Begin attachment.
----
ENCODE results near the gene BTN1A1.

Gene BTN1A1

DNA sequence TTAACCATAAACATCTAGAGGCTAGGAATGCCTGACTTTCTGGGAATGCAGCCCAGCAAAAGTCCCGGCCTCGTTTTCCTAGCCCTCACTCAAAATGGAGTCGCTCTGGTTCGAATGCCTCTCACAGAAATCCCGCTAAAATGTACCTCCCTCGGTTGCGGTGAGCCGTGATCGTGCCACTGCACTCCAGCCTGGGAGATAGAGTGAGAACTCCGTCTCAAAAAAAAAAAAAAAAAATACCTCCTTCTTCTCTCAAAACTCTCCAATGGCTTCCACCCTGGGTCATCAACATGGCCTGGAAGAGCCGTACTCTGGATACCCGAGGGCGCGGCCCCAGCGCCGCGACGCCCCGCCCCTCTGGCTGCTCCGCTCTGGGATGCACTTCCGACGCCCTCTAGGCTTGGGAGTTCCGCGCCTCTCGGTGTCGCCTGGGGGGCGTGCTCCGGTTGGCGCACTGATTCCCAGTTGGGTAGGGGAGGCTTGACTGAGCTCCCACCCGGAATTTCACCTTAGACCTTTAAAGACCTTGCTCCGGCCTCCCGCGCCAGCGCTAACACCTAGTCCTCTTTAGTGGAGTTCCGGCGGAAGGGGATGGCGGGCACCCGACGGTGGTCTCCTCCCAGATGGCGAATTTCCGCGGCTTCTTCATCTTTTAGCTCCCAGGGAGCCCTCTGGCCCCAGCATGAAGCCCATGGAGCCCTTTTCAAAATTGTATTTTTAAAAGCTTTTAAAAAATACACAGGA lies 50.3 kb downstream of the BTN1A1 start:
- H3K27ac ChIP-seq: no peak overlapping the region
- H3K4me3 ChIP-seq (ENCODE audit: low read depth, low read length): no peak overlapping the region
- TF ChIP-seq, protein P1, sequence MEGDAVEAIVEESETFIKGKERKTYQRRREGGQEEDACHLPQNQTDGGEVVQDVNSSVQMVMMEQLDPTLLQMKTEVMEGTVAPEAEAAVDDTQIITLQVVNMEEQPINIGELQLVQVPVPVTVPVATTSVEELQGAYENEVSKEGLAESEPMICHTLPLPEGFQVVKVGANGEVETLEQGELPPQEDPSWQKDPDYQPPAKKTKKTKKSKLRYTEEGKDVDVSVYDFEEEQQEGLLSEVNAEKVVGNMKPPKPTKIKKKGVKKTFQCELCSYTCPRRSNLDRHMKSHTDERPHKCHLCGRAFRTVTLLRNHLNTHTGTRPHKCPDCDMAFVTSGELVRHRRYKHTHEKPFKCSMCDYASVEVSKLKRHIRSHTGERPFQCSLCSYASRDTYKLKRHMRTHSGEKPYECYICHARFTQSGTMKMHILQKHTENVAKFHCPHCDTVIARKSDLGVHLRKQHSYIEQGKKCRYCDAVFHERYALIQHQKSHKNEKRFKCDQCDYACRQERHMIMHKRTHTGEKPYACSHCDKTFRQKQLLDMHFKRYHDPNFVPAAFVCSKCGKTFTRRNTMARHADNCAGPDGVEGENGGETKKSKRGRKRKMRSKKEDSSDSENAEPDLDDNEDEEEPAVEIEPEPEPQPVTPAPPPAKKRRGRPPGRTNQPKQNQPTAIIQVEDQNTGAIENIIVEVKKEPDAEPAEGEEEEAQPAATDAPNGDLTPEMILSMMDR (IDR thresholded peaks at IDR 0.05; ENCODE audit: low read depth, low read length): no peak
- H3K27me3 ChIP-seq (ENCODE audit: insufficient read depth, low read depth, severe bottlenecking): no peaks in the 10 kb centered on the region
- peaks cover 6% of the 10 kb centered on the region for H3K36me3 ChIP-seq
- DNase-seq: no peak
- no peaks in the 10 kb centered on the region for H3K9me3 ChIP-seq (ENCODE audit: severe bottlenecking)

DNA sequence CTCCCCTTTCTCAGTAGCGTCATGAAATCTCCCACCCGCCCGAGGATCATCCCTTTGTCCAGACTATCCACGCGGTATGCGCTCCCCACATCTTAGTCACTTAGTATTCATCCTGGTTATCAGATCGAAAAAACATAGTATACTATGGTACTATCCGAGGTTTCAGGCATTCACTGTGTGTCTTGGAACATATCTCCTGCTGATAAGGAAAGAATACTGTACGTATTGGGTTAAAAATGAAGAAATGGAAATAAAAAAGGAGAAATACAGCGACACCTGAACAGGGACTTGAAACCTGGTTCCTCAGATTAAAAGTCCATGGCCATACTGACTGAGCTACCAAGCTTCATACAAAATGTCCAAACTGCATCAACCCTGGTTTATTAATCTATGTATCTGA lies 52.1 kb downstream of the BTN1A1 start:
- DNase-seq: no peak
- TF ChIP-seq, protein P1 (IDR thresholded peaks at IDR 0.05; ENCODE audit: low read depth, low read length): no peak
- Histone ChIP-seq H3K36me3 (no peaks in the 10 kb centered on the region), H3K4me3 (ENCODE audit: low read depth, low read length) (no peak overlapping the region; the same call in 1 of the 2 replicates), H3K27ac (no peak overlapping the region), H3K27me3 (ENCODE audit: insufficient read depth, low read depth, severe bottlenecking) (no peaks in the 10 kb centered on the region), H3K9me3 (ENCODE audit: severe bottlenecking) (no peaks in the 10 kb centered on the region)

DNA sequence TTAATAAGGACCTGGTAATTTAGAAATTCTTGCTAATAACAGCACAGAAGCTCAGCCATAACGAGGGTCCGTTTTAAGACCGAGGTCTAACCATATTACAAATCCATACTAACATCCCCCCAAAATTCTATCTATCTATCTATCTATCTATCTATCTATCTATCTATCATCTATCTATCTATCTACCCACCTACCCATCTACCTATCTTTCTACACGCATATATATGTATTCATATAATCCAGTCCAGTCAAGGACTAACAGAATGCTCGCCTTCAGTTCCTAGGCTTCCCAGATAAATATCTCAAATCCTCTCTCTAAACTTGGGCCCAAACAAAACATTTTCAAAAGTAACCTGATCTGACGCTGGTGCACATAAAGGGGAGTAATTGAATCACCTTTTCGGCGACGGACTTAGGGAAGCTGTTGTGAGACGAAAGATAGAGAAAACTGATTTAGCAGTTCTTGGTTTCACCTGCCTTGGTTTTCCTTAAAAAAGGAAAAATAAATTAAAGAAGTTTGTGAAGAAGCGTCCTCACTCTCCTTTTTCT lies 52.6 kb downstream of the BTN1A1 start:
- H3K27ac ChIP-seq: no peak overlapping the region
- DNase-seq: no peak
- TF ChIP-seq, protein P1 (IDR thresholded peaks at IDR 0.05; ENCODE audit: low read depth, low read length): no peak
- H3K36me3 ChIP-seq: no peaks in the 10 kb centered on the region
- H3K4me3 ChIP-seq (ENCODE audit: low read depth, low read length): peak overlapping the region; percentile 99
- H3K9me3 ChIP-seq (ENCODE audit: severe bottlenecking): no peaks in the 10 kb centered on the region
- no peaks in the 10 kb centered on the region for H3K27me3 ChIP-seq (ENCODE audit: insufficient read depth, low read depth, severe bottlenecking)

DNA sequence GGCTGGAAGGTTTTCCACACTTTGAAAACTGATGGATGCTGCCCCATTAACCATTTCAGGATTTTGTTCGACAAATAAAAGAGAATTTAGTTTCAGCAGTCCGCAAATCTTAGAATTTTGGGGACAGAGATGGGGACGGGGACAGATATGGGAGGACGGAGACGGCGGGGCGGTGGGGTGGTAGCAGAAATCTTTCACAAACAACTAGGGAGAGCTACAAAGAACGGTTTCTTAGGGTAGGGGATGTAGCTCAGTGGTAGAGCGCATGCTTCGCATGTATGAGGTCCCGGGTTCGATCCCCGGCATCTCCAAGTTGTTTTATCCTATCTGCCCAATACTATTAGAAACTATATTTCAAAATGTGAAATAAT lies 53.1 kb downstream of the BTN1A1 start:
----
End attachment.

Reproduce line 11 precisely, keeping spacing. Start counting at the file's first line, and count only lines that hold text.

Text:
DNA sequence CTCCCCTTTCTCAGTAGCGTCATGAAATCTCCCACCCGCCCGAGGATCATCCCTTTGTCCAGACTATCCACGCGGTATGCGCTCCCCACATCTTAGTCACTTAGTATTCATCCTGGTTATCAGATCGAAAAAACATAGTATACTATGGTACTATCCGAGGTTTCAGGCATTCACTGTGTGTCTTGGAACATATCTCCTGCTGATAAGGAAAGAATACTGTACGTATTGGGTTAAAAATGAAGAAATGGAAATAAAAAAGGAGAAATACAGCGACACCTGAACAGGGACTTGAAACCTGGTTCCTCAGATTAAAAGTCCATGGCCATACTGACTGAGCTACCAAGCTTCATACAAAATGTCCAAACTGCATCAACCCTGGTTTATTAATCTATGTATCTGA lies 52.1 kb downstream of the BTN1A1 start: